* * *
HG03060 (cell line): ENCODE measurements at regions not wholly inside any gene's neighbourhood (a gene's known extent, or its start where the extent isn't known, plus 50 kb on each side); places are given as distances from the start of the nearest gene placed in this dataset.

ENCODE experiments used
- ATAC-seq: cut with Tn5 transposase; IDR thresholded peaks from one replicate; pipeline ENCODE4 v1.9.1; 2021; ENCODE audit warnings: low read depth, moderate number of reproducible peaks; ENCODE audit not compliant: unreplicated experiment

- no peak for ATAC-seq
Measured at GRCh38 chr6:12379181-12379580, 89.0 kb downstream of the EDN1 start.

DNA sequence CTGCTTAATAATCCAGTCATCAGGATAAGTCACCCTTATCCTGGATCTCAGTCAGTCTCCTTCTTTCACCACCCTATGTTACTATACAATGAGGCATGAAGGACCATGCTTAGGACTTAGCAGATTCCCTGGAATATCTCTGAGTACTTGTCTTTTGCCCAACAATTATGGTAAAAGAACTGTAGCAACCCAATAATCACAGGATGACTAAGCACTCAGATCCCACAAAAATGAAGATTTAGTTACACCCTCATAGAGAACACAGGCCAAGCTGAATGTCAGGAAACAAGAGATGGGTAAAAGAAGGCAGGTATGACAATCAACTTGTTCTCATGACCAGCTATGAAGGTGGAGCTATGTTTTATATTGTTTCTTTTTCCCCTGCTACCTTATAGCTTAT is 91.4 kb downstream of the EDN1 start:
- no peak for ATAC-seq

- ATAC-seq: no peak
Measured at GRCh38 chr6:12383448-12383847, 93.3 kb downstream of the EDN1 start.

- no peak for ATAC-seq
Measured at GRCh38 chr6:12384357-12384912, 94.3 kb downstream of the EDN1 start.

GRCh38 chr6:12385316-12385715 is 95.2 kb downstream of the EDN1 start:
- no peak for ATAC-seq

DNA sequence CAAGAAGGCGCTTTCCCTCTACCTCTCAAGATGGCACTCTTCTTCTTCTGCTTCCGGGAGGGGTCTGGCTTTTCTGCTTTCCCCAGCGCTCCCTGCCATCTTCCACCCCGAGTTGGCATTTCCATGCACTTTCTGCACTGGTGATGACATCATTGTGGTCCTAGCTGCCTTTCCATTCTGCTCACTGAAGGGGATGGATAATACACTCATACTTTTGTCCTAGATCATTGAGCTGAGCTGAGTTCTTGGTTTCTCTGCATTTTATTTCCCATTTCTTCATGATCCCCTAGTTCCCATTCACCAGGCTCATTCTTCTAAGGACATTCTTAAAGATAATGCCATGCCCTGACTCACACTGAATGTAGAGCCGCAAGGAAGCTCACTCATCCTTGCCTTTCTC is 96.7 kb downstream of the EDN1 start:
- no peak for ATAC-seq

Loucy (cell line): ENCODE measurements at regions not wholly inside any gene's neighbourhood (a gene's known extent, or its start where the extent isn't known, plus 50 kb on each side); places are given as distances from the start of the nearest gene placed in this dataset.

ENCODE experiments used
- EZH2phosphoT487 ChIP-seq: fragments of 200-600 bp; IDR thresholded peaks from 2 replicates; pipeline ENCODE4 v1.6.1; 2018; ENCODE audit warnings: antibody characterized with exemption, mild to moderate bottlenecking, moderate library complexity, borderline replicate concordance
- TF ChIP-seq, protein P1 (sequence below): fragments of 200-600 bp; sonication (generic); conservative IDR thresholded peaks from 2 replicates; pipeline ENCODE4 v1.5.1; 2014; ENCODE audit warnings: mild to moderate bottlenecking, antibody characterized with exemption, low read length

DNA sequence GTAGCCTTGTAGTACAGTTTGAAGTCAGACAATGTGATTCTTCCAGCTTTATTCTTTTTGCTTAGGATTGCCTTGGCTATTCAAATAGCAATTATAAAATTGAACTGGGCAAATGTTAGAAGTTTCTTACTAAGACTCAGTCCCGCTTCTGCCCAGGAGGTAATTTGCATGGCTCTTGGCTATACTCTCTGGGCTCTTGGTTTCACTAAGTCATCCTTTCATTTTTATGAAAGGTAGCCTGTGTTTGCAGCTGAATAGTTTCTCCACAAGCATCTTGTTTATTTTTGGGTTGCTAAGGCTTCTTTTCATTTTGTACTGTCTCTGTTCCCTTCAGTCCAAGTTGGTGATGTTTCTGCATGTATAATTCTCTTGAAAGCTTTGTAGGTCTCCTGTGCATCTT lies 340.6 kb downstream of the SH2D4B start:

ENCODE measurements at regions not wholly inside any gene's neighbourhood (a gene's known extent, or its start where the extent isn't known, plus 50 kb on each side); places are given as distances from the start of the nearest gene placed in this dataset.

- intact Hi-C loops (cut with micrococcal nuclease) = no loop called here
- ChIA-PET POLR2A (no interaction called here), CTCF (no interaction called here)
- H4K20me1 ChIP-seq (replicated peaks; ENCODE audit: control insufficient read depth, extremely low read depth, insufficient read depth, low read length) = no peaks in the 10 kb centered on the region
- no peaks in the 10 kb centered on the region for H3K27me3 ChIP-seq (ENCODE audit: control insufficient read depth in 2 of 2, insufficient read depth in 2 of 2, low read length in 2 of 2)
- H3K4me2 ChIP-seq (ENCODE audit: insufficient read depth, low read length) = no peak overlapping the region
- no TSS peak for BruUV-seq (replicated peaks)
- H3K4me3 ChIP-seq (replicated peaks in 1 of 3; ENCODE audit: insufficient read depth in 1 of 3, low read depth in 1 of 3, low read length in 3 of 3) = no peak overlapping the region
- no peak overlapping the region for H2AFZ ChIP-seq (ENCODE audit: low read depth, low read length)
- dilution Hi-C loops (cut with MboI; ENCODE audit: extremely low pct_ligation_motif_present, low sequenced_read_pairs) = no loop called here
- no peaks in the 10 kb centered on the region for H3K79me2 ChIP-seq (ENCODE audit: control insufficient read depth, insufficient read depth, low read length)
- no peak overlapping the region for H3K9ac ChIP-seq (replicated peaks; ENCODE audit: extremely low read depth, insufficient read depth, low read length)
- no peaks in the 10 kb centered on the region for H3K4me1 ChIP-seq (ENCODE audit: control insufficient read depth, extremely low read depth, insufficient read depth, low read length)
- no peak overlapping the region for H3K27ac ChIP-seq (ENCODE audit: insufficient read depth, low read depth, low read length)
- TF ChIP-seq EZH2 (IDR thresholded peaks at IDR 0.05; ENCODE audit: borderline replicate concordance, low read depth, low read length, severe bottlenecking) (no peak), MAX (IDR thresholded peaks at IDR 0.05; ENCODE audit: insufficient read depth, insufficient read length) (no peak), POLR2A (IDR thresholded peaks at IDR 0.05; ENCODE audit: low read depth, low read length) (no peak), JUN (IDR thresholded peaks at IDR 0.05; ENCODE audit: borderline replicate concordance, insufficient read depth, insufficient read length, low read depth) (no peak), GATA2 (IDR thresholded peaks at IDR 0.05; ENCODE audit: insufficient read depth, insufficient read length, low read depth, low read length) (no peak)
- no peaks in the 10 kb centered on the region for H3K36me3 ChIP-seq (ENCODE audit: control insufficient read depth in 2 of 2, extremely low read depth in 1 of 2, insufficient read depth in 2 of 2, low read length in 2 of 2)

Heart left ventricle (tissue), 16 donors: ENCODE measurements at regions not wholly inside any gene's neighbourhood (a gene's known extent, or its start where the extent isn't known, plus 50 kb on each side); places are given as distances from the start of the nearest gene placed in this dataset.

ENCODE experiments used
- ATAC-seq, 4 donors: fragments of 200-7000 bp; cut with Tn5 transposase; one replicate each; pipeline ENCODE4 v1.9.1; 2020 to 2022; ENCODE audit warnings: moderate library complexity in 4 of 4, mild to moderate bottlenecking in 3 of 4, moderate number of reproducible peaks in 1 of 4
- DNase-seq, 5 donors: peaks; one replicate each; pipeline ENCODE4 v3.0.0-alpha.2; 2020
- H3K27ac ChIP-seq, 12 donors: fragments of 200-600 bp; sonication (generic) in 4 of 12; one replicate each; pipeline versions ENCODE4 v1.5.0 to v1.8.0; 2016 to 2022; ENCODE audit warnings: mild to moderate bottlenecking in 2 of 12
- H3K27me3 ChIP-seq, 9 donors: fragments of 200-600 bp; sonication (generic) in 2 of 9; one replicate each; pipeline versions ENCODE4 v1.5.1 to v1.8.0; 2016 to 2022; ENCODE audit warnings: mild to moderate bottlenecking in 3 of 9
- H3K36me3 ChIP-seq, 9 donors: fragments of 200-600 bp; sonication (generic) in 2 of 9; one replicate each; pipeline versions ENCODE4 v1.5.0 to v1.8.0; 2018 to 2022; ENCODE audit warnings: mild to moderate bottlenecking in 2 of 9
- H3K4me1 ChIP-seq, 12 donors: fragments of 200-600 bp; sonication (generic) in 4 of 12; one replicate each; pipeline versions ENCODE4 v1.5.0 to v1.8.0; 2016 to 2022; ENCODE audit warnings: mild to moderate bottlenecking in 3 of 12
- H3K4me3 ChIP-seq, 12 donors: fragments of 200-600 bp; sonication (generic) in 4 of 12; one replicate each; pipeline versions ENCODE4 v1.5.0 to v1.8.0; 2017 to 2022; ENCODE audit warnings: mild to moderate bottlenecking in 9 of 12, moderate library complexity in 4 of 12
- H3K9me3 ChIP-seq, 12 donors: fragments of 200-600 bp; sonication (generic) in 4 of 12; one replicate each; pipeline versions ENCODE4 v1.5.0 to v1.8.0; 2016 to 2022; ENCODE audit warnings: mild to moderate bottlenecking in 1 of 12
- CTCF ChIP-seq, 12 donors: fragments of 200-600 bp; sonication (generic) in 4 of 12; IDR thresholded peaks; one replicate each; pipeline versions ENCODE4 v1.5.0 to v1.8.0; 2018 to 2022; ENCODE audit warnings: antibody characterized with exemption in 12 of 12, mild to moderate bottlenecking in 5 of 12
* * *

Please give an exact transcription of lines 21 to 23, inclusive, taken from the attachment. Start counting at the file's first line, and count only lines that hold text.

ENCODE measurements at regions not wholly inside any gene's neighbourhood (a gene's known extent, or its start where the extent isn't known, plus 50 kb on each side); places are given as distances from the start of the nearest gene placed in this dataset.

- intact Hi-C loops (cut with micrococcal nuclease) = no loop called here
- ChIA-PET POLR2A (no interaction called here), CTCF (no interaction called here)